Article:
Rebuilding Lukla

Nepal earthquake. Bhaktapur. A city near Katmandu. People reclaiming their possessions from the wreckage. A man who had been buried and died being pulled out of the wreckage by there Nepali Army rescue team. Sculpture of elephant in ruins  of an ancient, sacred temple. by James Nachtwey

As you are all aware, the recent earthquakes have been catastrophic for Nepal. Although much acute help has been organized, support of the local population is still needed. Several people have asked me whether I could recommend some organization for donations. Actually, that is quite difficult since Nepal has no functional government and there is a lot of corruption. Moreover, a lot of attention is focused on Kathmandu, whereas the most serious damage is in the small villages higher up in the mountains, which are less accessible.

When I visited Wongmu in Kathmandu, she showed me pictures of Lukla, her hometown. She showed me that her family’s house was severely damaged and that several other houses in Lukla were fully destroyed. Following the second earthquake, of which the epicenter was in Namche – only some 15 km North of Lukla – many houses that had survived the first quake, also collapsed.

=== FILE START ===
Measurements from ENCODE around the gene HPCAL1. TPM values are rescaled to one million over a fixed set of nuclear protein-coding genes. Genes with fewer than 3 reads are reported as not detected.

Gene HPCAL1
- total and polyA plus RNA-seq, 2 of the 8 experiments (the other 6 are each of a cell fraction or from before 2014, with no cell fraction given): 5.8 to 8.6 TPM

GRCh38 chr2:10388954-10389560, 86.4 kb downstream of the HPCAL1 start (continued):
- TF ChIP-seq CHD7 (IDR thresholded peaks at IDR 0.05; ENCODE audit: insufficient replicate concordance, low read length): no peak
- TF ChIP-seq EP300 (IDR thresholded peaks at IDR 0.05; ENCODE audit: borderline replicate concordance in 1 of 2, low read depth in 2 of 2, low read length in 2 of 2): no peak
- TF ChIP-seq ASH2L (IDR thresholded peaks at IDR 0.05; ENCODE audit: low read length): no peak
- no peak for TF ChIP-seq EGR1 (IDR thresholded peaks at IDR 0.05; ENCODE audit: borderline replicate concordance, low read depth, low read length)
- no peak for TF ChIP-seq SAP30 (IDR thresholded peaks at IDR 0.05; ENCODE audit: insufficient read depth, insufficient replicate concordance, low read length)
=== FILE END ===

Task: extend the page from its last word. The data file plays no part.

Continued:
Lukla plays a pivotal role in the region since it is on the the main pass that gives access to the Khumbu valley and Mt Everest. Many tourists, trekkers and mountaineers start their journey in Lukla and, as a consequence, rebuilding is essential to sustain the economy in the entire valley.

Hence, we’ve set up a fundraiser to help rebuilding Lukla called “Tiles for the Roof of the World”  (Dakpannen voor het dak van de wereld”). The average wage for a sherpa porter is about 3 €/day, which roughly equals the cost to place a tile on a roof in Europe. You can support this project by buying one or more ‘virtual tiles’ which each roughly equates a day if labour in Lukla.

If you want to buy one or more virtual tiles, please, transfer the money (3 €/tile) into bank account with IBAN: NL02INGB0003832551, P.J. Boogaard, with reference “Rebuilding Lukla”. All donations will be transferred to Nepal where it will be used to rebuild Lukla, coordinated by Wongmu and Namgya. An independent third party will control that the money is well spent.

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